Also, Kim has been a camp counselor at Camp Mujigae, has served as a peer mentor for freshman students and is a member of her church choir and orchestra. At school, she serves as president of Student Government.
“If you can dream it, you can do it,” is one of the quotes that Lorinda McInelly lives by because it keeps her inspired and motivated despite trying times. The senior at Fruitland High School in Fruitland, Idaho, is a member of BPA, Partners Club, Invisible Children and FCCLA.
She’s also a varsity cheerleader, on the year book staff and a member of the National Honor Choir. Outside of school she volunteers for Boys and Girls Club and hopes to join the Heart n’ Home volunteer program. As a cheerleader, McInelly uses her role to help younger girls become better cheerleaders.
Ann Moorman, a sophomore at George Washington School in Denver, Co., stands apart from her peers because of her outstanding community service projects and leadership throughout the community. The International Baccalaureate student maintains a stellar GPA while also contributing to extracurriculars.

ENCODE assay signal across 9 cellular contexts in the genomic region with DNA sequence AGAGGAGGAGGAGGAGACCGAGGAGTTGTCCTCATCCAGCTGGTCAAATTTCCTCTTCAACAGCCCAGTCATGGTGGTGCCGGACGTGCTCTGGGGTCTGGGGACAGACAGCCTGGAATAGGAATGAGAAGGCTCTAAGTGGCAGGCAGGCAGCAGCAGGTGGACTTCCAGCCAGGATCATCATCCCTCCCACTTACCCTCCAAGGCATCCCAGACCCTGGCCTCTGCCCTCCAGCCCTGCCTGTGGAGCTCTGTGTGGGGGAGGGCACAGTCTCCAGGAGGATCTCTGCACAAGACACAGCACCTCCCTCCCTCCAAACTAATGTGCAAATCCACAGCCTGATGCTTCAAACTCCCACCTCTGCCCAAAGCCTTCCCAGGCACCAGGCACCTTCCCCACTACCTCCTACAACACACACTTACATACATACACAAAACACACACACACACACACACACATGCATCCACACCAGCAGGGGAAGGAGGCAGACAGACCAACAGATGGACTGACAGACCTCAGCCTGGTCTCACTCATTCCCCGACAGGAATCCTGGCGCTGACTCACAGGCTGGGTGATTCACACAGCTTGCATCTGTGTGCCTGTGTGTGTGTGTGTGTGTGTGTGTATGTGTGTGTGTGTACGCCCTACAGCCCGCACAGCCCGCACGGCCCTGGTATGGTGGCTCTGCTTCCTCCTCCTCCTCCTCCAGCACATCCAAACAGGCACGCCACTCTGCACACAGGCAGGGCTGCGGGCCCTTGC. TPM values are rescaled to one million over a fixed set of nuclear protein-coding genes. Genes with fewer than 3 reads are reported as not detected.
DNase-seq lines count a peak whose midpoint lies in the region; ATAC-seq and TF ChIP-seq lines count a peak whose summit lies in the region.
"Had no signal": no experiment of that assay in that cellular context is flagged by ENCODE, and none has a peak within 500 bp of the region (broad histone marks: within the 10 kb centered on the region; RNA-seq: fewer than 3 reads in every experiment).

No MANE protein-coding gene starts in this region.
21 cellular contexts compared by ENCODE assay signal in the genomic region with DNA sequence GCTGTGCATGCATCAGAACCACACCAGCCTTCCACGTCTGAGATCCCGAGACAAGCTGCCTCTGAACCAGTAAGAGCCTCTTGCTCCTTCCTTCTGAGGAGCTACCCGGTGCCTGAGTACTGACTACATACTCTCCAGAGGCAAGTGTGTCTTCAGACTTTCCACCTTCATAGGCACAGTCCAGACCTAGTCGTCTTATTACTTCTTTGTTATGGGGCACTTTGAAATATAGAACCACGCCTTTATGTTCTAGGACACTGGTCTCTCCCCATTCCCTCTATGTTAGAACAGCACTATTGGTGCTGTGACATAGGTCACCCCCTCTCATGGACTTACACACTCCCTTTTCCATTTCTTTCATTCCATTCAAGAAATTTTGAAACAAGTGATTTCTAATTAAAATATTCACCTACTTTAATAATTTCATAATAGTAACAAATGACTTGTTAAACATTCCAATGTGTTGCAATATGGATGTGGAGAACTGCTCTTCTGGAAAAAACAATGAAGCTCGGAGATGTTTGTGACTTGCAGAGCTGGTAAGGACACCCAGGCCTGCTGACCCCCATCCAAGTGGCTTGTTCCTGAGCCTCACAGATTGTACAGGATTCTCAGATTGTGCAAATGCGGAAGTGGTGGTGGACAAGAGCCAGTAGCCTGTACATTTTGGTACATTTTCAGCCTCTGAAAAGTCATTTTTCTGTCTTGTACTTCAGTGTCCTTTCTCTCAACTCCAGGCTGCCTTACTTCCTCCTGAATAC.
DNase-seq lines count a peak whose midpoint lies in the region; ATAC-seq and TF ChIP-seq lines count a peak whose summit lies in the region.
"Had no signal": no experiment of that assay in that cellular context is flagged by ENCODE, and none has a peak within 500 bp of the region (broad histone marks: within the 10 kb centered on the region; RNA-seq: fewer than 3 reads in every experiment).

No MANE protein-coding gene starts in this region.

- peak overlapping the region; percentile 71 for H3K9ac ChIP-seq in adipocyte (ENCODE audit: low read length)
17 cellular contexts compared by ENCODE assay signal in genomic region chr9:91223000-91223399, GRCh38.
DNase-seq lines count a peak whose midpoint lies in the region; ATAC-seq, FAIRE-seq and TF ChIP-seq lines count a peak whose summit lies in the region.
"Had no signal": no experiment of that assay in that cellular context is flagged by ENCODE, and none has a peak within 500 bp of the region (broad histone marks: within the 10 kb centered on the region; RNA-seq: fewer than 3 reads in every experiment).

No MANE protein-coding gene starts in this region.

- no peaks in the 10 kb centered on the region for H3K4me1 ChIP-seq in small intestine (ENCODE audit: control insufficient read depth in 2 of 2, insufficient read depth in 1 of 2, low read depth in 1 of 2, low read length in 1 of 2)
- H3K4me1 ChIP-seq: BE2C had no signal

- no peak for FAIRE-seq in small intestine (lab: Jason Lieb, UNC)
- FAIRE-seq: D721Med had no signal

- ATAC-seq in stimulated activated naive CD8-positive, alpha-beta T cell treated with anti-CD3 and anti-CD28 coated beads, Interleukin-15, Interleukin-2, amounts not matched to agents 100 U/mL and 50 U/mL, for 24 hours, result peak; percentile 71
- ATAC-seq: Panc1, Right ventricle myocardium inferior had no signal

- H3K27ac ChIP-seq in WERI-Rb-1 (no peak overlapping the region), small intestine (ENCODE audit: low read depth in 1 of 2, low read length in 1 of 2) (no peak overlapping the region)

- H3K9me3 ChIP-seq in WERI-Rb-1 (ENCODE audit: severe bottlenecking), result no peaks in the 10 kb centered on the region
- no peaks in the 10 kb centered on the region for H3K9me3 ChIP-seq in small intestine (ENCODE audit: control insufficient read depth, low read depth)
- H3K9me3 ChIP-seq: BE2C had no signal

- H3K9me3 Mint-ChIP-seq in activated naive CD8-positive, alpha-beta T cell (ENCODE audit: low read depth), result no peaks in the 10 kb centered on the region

At school, Moorman participates in Model United Nations, plays the flute and is a member of the National Honor Society. She’s also held a leadership role in the county Junior Leaders 4-H, where she has packed sandwiches for the homeless, sewed hats and scarves for women’s shelters and made neck coolers for deployed soldiers.
Sumair Mohammad Ozair, a senior at Florida State University School in Tallahassee, Fla., never gives up. Instead, he uses tough situations as learning opportunities. He’s the president of Mu Alpha Theta and a member of Calculus team and Key Club. He is the treasurer of Student Government Association and vice president of National Honor Society.
Ozair is also the co-captain of the school’s Brain Bowl Team, which participates in tournaments on a regular basis with other schools in the community. After high school, Ozair hopes to go to medical school and open up his own medical practice one day.